Let me show how easy work with Jest is.
I remember this time when I discovered Vagrant. The magic behind this tool and the general idea of scaffolding the whole environment using single command was pretty genius. Moreover, I had programmed on Windows and thankfully I could get rid of the XAMP and any other Windows-oriented web server packages.
In my previous job, my boss showed me a tool called Docker. I instantaneously got the point of the concept behind it and I started exploring the big universe of the possibilities of use. In this article, I’m going to show the most common use-case for docker – a proposed local environment suited for PHP application development.
This article is devoted to the configuration rather than explanation what the Docker really is. I would like to show the actual use-case rather than showing my point of view – I’ll follow it in one of the next articles.
A long time since my last article. During the last few months, I was fully involved in my last big project at my university. Dozens of articles and books, hundreds of visited pages and thousands of words later I had finished it and a few weeks later I defended my master’s thesis.
Since I took a short break from almost every activity, I had a lot of time for thinking. When I look at 2012, I see the young guy who knows everything he needs and he wants to only the paper to confirm it. Now, in 2018, I’m equipped with knowledge, a completely new point of view and goals in life. But it wasn’t so obvious even during my education.
Some people asked me what studies gives me at all. Was it worth to spend almost every weekend for the last 6 years at the university? Do I feel the difference? There are no simple answers to these questions because they depend on the approach. And it changed over time. But let me sum up.
I joined to the project that was developed by one guy. He was an amazing developer with plenty of ideas and skills. He had also the best knowledge about the system – its domain, architecture, used solutions, hidden tricks, and workarounds. In every single task, I needed his support because I didn’t understand how things worked. My main goal was to retrieve as much knowledge as possible from his head. The reason was simple – his contract is ending in a month. I wish I didn’t know about it before.
The project had the long to-do list of features. Some of them were partially implemented. Some other functionalities had specified time–frame because of the seasonal nature of the project. Everything was important from the business point of view.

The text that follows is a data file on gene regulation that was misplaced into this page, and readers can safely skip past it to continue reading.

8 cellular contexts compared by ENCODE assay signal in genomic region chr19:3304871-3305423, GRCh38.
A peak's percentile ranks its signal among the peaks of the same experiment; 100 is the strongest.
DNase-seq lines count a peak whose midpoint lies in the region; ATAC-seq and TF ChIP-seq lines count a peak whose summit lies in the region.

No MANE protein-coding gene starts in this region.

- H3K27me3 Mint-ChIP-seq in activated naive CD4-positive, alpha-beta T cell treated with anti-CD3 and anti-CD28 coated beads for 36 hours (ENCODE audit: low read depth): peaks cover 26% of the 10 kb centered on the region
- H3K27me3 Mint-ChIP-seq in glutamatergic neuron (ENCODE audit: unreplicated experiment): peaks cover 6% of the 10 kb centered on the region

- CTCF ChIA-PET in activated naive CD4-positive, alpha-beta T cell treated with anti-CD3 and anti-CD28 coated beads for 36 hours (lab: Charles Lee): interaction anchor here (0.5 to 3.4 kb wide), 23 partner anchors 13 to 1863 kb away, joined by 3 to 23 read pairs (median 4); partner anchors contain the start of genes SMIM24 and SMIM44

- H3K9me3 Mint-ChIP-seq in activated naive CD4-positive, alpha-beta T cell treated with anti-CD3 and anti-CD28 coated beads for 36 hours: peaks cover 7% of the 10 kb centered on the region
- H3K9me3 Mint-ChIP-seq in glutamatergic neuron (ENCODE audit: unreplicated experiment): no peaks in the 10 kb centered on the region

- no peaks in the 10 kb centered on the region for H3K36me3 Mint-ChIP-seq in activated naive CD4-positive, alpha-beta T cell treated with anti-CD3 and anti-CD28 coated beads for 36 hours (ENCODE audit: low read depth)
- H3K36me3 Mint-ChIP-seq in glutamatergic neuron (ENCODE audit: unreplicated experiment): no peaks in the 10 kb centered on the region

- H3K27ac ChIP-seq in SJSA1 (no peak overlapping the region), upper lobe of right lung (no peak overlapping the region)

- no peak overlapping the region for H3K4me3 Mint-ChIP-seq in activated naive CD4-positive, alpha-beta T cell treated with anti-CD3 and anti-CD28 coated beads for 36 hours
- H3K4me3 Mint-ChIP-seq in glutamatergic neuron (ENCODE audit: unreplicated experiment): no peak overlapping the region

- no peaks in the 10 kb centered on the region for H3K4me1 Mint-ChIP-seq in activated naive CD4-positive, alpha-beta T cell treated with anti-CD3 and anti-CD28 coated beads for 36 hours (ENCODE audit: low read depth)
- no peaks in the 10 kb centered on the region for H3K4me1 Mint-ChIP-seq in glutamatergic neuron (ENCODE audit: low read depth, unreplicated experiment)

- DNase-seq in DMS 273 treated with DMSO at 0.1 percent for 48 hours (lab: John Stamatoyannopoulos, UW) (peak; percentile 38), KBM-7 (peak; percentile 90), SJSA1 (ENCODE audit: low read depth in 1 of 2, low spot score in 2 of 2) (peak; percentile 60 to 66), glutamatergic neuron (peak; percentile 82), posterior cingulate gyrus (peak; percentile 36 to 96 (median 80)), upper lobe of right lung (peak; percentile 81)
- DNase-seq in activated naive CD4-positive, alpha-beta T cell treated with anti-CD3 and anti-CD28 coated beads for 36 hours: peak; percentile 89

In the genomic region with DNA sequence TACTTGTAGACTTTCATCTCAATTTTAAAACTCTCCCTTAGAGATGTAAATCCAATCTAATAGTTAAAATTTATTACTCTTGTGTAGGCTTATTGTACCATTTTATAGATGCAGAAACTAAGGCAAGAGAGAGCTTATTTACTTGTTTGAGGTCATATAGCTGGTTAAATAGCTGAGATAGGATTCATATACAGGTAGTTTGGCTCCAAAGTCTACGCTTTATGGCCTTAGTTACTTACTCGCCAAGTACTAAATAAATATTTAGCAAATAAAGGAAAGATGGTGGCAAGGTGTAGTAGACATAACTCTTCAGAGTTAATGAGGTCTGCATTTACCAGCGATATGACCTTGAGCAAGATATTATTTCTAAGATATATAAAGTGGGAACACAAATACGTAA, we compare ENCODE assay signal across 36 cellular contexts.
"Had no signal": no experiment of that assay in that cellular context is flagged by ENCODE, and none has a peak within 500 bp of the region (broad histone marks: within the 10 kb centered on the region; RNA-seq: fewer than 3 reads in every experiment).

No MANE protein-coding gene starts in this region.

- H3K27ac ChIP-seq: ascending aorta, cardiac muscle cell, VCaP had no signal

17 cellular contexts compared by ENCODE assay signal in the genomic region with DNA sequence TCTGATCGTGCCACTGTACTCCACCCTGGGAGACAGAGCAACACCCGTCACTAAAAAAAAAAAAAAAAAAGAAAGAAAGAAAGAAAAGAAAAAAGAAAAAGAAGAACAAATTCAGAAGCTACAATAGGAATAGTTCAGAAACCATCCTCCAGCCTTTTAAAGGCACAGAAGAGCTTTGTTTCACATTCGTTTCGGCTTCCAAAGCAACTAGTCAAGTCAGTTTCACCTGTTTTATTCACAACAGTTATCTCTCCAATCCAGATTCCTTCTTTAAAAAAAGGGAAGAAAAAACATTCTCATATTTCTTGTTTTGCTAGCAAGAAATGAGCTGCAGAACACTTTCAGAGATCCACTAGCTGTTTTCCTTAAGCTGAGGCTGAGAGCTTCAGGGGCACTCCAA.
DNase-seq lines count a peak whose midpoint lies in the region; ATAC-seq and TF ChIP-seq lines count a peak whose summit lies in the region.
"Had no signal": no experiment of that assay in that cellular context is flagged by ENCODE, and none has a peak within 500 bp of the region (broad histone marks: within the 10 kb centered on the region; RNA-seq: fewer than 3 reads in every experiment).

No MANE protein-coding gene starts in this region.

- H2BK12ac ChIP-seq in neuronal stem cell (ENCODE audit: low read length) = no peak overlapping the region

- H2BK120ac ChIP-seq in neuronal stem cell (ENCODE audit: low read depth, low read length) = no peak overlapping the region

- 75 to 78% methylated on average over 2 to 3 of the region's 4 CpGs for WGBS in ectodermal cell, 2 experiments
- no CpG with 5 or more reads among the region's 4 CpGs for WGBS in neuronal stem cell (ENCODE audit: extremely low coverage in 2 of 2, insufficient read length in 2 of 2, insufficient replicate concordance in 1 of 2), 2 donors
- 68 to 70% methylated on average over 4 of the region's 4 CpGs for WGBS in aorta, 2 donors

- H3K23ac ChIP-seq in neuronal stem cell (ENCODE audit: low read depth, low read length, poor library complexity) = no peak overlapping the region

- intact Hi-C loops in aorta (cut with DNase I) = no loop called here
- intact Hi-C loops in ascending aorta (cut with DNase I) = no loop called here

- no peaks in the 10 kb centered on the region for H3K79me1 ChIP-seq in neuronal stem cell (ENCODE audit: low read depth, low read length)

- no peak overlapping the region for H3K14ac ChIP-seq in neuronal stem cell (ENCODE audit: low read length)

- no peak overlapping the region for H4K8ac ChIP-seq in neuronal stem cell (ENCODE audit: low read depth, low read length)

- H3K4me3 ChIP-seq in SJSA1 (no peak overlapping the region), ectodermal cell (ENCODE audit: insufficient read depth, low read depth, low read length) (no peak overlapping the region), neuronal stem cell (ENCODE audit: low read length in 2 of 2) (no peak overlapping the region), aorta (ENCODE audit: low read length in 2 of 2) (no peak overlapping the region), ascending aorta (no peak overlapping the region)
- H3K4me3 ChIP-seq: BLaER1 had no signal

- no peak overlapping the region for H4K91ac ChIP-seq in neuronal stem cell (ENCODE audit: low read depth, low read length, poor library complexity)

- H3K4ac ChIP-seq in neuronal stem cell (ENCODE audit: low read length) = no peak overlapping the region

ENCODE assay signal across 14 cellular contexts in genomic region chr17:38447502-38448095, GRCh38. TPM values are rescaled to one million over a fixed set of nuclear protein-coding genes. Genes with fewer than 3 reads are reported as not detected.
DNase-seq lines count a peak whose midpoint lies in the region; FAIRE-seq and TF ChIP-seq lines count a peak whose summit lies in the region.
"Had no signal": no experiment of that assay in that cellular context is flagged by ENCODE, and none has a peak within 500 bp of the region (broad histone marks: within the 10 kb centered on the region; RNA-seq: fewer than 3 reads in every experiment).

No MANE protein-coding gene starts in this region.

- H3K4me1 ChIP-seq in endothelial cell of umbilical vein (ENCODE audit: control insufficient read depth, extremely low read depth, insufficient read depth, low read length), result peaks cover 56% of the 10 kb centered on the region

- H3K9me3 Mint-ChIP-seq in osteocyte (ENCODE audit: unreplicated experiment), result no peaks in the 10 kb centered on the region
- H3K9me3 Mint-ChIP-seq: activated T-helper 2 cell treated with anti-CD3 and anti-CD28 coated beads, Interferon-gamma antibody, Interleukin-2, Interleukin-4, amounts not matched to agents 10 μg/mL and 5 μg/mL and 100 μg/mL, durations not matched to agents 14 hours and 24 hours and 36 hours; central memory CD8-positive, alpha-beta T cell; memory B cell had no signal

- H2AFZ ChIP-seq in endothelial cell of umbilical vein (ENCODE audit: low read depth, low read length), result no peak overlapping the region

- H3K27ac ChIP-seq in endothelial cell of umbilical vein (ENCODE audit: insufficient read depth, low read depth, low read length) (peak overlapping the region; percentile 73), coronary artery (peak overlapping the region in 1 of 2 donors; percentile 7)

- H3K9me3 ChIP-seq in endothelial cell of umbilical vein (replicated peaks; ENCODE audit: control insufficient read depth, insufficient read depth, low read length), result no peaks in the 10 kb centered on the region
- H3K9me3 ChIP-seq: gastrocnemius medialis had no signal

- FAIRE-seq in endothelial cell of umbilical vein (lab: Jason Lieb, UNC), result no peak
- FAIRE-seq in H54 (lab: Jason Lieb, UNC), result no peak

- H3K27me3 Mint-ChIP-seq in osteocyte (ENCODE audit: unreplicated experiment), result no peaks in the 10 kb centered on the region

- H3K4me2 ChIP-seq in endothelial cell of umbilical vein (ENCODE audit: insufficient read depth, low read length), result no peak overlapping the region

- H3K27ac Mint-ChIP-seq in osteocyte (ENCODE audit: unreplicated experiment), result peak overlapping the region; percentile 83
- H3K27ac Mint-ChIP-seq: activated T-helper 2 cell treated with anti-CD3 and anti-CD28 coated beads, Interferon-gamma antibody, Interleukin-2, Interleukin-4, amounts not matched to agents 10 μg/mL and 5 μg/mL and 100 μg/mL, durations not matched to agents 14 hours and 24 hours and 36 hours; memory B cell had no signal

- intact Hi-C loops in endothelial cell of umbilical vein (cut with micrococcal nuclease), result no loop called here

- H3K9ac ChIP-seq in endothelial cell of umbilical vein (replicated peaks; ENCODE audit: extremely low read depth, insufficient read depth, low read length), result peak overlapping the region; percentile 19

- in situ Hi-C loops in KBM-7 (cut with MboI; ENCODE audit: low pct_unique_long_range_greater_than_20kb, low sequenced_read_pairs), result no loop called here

There were no tests, no code’s style guide, no documentation (besides a few out of date README.md files across repository). I didn’t want to touch anything because the code was unstable and cause a lot of side–effects. After one month of torment, I thought – “f*ck it, let’s make it works“.
I didn’t always work in a larger team. At the beginning of my journey as a computer programmer, I was the only one person in a project. It meant that I had had a free-hand (or semi-free-hand) to choose how I could write a code and which solutions I could use. From day to day I could perform a little revolution in the codebase. No consequences and no problems because the only user of the code was me.
Although this situation might look as the best case for a programmer, it doesn’t. Especially for the junior programmer. You have no opportunity to learn from someone else. You can’t validate your ideas and thoughts with others. Ultimately your only friends and co-workers are Google and Mr. StackOverflow.
After some time, I got a new job and I started to work as a part of the team. As a new person in the company, I had tons of ideas and tools that we could use in a project to make our work better, more pleasant and easier. It was relatively easy to introduce new features into the codebase. On the other hand, it was almost impossible to remove the old ones. Why?
Because we didn’t have the code deprecation strategy.